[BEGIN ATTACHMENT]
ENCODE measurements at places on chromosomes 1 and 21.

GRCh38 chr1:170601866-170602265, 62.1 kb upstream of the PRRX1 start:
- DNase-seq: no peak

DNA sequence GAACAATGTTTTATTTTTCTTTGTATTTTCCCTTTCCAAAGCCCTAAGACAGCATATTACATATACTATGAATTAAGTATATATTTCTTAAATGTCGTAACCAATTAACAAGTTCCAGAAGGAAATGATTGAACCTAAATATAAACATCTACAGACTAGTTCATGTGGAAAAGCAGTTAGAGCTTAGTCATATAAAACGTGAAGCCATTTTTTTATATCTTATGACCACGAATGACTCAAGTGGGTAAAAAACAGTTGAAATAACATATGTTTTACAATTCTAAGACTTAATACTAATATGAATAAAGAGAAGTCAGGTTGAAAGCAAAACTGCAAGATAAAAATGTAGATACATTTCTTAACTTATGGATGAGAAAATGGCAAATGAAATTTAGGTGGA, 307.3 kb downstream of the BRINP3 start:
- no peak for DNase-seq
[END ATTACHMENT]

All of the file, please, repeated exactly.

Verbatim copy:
ENCODE measurements at places on chromosomes 1 and 21.

GRCh38 chr1:170601866-170602265, 62.1 kb upstream of the PRRX1 start:
- DNase-seq: no peak

DNA sequence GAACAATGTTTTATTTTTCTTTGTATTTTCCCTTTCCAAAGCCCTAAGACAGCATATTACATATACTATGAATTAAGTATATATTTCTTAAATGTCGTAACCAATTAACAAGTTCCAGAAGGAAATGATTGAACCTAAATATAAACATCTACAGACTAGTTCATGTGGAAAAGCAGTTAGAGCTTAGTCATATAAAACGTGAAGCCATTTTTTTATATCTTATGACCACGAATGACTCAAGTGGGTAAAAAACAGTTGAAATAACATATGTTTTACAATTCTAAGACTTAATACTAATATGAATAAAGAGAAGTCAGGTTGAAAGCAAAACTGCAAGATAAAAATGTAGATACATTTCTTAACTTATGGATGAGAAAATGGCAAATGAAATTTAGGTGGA, 307.3 kb downstream of the BRINP3 start:
- no peak for DNase-seq